The auditorium of Expo Haarlemmermeer was filled with around 250 decision makers from the international floricultural sector, who had gathered here for the International Floriculture Forum 2018. The Forum, organised by Union Fleurs, IFTF and Floribusiness is an opportunity for experts in the fields of logistics, air freight, trade, marketing, breeding and product innovation to meet. They came from all over the world, from the big floriculture countries such as Kenya, Colombia, Ecuador, Israel and Denmark, to other places like Montenegro, Iran, Sri Lanka, South Korea and anything in between.
The first speaker, CEO Pieter Elbers of KLM, wanted to reassure the audience: after a low period for KLM Cargo, the carrier is now fully committed to cargo again and they’re investing in new aircrafts. The KLM leader explained that the air cargo sector was going through a very bad time a few years ago. “That led to our decision in 2014 to make some radical changes in our air cargo division, resulting in some major restructuring in 2015, 2016 and 2017. We went from eleven to four full freighters for example, and we started to focus on a few specific products, including flowers.”
Outsiders often found it difficult to see the whole picture though, noticed Elbers in hindsight. “It seemed like we were in decline perhaps, but we weren’t really. The four full freighters we’ve got now have much lower CO2 emissions than the MD-11Fs that were side-lined, so it’s better for the environment.”
The audience in the auditorium didn’t blindly accept Elbers’ message either. Rosalie Zuurbier, a Dutch rose grower in Kenya, expressed her concerns. “The carbon footprint of the roses that we’re growing in Kenya, is four times lower than of those that are grown in the Netherlands, despite the fact that they need to be transported by plane. But we do need modern aircrafts. When I hear that KLM went from eleven to four full freighters, that doesn’t give me an awful lot of confidence.”
Zuurbier is worried about the air freight capacity from Kenya to the Netherlands. “If there’s no improvement, we’ll lose our competitive edge.” The rose grower emphasised that she isn’t the only one in the sector with this concern.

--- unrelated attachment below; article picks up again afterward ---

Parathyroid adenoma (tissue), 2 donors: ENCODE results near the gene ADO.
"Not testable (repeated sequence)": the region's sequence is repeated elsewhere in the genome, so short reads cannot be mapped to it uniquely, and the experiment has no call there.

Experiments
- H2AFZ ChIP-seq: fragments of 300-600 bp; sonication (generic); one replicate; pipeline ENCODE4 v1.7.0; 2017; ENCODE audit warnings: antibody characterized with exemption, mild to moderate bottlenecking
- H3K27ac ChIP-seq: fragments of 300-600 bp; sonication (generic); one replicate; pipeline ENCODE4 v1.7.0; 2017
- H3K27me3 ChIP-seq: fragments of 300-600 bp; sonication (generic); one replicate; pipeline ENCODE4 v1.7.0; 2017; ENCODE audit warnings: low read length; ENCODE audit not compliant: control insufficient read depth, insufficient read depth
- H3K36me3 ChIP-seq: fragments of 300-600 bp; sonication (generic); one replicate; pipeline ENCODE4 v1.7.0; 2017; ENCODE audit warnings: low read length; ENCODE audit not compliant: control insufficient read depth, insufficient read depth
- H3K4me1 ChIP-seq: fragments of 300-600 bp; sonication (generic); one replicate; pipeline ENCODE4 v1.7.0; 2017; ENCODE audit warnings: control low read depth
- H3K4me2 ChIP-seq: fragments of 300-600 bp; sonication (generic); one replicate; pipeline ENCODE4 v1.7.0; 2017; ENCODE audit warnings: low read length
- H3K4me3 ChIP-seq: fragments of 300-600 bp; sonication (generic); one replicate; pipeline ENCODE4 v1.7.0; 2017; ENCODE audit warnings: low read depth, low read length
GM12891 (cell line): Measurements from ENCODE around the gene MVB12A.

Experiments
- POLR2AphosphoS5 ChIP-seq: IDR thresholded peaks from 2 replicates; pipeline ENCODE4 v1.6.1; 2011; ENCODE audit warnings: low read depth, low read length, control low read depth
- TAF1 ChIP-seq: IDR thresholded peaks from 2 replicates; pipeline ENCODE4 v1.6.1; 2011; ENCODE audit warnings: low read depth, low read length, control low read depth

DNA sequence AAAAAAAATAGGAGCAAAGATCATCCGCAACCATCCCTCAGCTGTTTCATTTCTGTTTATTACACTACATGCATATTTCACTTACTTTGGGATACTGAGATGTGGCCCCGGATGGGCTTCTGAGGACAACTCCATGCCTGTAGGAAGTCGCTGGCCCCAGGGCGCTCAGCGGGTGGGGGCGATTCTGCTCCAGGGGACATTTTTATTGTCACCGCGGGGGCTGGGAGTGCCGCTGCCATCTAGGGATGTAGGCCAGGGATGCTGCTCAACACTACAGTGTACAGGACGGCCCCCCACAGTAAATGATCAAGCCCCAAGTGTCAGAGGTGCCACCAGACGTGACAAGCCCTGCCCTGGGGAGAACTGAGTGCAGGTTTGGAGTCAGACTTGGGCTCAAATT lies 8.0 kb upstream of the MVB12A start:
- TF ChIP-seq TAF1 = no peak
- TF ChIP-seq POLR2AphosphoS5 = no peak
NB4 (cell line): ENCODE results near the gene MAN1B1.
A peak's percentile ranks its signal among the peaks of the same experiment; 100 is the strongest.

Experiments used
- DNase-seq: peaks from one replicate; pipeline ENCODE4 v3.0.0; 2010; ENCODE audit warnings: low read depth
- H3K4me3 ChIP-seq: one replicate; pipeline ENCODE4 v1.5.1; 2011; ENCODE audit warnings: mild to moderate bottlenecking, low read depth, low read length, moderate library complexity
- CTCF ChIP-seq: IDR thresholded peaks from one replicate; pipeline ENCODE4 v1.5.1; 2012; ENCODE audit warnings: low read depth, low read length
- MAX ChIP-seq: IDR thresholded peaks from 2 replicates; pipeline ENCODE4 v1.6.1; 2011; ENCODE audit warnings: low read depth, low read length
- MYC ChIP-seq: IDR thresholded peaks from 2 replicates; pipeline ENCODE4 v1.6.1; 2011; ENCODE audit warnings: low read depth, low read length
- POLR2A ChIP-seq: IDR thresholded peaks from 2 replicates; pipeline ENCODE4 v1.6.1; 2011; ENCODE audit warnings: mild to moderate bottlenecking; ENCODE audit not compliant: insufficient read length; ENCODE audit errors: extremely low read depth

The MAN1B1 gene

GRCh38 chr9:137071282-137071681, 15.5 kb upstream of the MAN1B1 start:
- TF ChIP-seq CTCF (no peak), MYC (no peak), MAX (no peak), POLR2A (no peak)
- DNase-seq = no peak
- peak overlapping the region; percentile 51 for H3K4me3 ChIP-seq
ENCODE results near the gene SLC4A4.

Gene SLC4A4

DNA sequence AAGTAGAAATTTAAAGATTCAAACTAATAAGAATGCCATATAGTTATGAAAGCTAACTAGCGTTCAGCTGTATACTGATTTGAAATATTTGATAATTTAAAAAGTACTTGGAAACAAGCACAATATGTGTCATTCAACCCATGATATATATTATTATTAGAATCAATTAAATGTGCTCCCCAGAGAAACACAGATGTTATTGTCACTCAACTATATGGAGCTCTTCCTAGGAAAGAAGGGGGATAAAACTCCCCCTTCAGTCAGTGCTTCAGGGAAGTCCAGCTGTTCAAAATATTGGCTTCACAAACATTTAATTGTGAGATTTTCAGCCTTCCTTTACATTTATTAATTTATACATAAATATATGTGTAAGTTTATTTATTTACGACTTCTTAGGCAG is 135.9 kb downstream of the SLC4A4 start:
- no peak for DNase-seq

Elbers assured her that KLM will increase their air freight capacity on the Nairobi-Amsterdam route.
Flowers important for KLM
Elbers said that flower transport is important for KLM. “In our air cargo division, we focus on three product segments: online order parcels, pharmaceutical products and fresh produce. The latter category includes vegetables, fish and flowers. Flowers currently account for 30% of this category. Looking at their total air cargo turnover, the share of flowers lies around 10%.” Elbers reported that during the past twelve months, 34% of those flowers came from Ecuador, 24% from Kenya and 19% from Colombia.”
The CEO also announced that KLM Cargo is going to fly to new destinations in the USA and Japan. He feels that there are opportunities there for the flower trade too. CEO Marco van Zijverden of Dutch Flower Group, one of the other keynote speakers at the Forum, politely explained to Elbers that a new market like China is much more interesting for flower exporters. He was wondering whether KLM had any plans to expand their flight capacity to this country.
Elbers responded that KLM is already flying to eight destinations in China and that they’d love to fly a direct Amsterdam-China route with their new Boeing 787s. “At the moment, we’re working together with our partners, Southern and Eastern China Airlines, on that route. The problem is getting enough slots at Schiphol.”
To illustrate this, Elbers said that there are five airplanes from China landing at Schiphol every day, compared to the eighteen Delta Airlines planes arriving at the Amsterdam airport every day. So, there seems to be room for more flights from China.
Van Zijverden added that the Chinese are making more and more use of trains to transport goods for distances up to 500 kilometres and he wondered whether that would also be an option within Europe.